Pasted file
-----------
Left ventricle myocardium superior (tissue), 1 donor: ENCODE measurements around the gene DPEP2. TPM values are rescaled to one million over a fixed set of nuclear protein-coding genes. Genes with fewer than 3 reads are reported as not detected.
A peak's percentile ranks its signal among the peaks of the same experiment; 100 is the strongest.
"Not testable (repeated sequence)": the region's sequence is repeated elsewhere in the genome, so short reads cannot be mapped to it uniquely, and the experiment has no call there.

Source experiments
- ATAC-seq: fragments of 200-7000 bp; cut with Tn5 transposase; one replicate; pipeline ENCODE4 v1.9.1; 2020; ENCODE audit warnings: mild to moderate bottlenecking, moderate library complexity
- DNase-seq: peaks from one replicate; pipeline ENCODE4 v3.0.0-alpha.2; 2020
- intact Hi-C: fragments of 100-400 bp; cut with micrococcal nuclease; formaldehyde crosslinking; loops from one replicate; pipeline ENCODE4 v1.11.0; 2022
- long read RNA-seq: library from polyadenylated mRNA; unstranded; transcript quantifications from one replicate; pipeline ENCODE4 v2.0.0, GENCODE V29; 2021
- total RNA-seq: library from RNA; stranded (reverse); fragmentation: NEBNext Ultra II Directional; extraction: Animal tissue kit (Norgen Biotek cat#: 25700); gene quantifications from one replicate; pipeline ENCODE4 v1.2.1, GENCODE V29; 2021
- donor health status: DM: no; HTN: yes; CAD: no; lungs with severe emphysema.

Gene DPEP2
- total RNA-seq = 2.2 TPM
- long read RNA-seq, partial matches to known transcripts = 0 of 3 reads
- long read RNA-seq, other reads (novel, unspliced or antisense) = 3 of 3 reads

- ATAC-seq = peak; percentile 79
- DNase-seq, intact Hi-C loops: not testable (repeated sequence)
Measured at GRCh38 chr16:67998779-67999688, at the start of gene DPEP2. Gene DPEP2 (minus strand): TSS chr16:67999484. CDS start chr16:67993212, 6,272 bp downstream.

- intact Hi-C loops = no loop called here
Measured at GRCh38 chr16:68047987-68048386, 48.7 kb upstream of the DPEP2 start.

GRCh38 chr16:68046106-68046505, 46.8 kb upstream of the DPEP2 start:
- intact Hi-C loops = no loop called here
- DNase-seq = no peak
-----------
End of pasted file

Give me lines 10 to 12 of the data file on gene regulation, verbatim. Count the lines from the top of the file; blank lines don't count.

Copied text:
- donor health status: DM: no; HTN: yes; CAD: no; lungs with severe emphysema.

Gene DPEP2
- total RNA-seq = 2.2 TPM